FacebookTwitterGoogle+RedditEmail

Jamaica Restructured

by MARK WEISBROT

As the eurozone authorities move closer to accepting the inevitable Greek debt default/restructuring, there are some who have pointed to the Jamaican debt restructuring of last year as a model. It’s hard to imagine a worse disaster for Greece. It is worth a closer look at what has been done to Jamaica, not only as a warning to Greece, but to shed some light on the damage that can be done when “the international community” is willing to sacrifice a country for the sake of creditors’ interests.

Jamaica ? a middle-income developing country of 2.8 million people — has one of the worst debt burdens in the world, with a gross public debt of 123 percent of GDP. At first glance this looks better than Greece (166 percent of GDP) but the more important number is the interest burden of the debt: for Jamaica it has averaged 13 percent of GDP over the last five years. This is twice the burden of Greece (6.7 percent of GDP), which is in turn the highest in the eurozone. (It is worth keeping in mind that the burden of the debt can vary widely depending on interest rates, and on how much is borrowed from the country’s central bank ? Japan has a gross public debt of 220 percent of GDP but pays only about 2 percent of GDP in annual net interest, so it doesn’t have a public debt problem.)

Not surprisingly, a country that is paying so much interest on its debt does not have much room in its budget for other things. For the 2009/2010 fiscal year, Jamaica’s interest payments on the public debt were 45 percent of its government spending. This crowding out of public investment and social spending has hurt Jamaica’s progress toward the Millennium Development Goals. Jamaica’s coverage rates for detection and treatment of tuberculosis declined from 79 percent in 1997 to 43 percent in 2006, the worst decline of 77 countries for which data was available. The net enrollment ratio in primary school declined from 97 percent in 1991 to 87 percent in 2006/2007.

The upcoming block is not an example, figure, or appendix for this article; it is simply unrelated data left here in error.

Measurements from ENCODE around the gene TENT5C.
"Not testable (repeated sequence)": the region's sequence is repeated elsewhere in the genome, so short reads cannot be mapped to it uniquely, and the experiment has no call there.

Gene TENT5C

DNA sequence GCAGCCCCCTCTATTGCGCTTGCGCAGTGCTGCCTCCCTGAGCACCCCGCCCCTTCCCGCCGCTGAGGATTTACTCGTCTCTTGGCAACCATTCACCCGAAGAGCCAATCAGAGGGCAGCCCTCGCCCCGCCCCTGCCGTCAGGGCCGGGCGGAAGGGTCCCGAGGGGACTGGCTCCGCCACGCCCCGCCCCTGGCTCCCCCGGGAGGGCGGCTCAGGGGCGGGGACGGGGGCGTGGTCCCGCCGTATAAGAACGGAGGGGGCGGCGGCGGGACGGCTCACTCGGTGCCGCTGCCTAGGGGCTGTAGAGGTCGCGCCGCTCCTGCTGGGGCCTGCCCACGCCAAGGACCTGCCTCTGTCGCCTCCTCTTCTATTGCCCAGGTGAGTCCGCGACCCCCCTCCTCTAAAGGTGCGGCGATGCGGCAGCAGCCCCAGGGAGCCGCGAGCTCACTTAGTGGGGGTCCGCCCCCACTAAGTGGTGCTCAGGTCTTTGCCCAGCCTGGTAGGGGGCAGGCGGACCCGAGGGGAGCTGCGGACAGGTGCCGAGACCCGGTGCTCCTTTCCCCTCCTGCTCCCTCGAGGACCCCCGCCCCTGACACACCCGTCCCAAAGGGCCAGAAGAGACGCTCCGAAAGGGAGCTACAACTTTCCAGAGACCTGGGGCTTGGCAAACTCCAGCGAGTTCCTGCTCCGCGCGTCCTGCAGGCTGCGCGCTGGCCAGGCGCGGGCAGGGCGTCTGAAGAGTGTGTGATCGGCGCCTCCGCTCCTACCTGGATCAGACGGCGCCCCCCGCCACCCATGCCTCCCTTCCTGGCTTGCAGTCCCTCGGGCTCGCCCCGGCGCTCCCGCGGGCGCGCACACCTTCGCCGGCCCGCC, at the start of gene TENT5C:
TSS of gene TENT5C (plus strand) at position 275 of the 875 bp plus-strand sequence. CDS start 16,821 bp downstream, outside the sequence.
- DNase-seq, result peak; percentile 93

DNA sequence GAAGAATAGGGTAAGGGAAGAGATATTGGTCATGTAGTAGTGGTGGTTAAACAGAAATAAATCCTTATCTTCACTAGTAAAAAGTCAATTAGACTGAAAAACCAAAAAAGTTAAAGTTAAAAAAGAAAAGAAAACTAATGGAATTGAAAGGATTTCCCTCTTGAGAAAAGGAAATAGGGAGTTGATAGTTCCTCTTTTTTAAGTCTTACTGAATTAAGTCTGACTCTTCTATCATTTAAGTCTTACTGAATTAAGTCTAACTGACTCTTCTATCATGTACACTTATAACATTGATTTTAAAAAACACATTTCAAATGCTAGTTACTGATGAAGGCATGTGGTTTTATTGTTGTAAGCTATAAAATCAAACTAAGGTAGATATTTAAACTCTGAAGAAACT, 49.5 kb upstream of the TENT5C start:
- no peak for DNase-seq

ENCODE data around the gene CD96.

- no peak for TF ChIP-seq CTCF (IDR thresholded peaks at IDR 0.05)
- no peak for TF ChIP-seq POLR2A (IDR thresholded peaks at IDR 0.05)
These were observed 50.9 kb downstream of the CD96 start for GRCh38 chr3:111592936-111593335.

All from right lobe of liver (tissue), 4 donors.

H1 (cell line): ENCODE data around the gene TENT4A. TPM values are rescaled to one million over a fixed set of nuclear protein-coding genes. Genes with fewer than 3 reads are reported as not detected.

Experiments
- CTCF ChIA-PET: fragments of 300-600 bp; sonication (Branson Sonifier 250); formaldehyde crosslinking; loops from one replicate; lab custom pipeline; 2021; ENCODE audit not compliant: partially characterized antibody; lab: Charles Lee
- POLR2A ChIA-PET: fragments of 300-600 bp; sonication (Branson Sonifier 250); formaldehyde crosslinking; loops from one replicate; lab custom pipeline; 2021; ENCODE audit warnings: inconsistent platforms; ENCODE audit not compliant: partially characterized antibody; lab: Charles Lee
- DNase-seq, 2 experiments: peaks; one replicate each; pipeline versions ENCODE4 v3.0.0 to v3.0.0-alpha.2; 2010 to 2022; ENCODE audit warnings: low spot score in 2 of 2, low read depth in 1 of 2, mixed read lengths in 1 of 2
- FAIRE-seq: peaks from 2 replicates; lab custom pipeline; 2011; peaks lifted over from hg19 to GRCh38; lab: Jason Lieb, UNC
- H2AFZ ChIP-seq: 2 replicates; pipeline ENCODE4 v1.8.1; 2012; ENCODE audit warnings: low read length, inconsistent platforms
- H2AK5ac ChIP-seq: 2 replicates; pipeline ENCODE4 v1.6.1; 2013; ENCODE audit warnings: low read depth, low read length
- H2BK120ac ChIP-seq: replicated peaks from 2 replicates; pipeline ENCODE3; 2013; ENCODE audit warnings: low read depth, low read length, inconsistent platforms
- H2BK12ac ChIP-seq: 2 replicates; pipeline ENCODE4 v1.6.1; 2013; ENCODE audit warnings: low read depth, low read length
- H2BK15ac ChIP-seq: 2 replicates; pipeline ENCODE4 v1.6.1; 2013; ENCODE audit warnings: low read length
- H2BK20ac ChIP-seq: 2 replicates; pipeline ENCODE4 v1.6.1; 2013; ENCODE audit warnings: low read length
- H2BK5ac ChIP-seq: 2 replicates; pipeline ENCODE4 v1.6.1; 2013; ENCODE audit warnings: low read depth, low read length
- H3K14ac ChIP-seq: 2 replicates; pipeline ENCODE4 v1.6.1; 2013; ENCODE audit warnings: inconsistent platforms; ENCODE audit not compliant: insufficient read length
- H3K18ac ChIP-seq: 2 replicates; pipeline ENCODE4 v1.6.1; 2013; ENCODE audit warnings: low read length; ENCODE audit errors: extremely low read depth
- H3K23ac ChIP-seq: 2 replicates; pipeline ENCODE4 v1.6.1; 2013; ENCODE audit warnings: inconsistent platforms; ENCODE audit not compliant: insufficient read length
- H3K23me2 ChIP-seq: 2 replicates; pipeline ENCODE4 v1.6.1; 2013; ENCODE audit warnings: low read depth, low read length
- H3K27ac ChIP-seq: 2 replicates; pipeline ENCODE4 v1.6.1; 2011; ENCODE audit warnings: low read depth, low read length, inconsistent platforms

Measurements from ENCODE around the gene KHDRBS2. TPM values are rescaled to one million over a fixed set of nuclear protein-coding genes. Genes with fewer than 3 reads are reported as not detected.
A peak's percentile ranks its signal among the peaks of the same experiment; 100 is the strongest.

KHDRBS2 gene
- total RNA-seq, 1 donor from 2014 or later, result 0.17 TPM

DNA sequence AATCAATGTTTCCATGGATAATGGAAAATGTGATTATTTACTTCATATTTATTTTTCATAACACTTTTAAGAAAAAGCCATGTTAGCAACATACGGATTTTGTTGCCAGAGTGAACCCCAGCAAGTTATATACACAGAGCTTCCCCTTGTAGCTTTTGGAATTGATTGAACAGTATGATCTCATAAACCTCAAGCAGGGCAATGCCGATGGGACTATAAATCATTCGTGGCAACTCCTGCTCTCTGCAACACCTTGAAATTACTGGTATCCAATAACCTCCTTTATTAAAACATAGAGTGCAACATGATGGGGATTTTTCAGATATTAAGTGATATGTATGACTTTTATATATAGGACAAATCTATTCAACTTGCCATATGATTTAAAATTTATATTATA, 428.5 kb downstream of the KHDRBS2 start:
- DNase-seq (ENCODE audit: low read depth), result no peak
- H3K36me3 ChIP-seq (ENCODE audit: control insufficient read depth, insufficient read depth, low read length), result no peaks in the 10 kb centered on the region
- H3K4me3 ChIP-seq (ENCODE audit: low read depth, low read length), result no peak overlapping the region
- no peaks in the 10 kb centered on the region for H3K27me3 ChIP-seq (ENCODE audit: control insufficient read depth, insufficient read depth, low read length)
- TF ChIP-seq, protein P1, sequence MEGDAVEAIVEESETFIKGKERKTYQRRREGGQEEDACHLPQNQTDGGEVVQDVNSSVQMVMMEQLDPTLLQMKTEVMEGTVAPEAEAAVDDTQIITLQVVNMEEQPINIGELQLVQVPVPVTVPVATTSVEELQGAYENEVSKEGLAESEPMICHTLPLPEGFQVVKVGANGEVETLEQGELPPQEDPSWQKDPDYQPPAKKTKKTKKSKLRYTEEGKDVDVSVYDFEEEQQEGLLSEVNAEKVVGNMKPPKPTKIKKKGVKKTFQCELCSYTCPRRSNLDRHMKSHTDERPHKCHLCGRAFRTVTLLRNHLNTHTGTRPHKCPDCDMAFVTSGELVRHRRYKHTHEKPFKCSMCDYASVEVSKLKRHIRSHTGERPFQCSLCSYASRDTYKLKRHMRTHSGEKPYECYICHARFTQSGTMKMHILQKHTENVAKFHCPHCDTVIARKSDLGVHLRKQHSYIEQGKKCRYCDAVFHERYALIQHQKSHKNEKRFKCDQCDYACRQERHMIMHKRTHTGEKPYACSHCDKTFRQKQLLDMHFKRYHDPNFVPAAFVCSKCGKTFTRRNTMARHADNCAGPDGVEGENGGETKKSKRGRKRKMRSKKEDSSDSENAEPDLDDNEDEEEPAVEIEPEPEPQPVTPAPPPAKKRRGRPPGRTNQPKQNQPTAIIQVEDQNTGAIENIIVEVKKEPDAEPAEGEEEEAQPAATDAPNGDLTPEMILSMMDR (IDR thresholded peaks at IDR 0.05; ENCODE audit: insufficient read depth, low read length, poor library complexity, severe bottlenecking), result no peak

Jamaica’s long-term development failure is striking and has a lot to do with its debt burden. For the 20 years from 1988-2008, real income per person grew by just 14 percent, which is incredibly dismal. Then the country was hit by the U.S. and global recession at the end of 2008, losing export revenue, remittances, and other sources of aggregate demand. The government turned to the International Monetary Fund, which had already had a terrible track record in the country with almost continuous programs from 1973-1996. Unfortunately the 2010 IMF program called for policies that would be expected to worsen the recession, including a reduction of the fiscal deficit, as well as real decreases in spending on health, education, and childhood development.

In February of last year the Jamaican government reached agreement with creditors on the Jamaica Debt Exchange, which restructured Jamaica’s debt with the support of the IMF. The restructuring extended the average maturity of the debt and lowered interest rates enough to reduce the government’s interest burden by about 3 percent of GDP annually over the next three years. This would be quite substantial if Jamaica had a debt burden the size of Greece or Ireland, but unfortunately it still leaves the country with unbearable interest payments. There was no reduction in the principal, and Jamaica will have to refinance some 46 percent of its debt within the next one to five years ? which could prove disastrous if there are unfavorable market conditions.

Jamaica’s debt burden is outrageous, and needs to be drastically reduced. It is difficult to imagine the country making much progress in economic development while so much of its resources go to interest payments.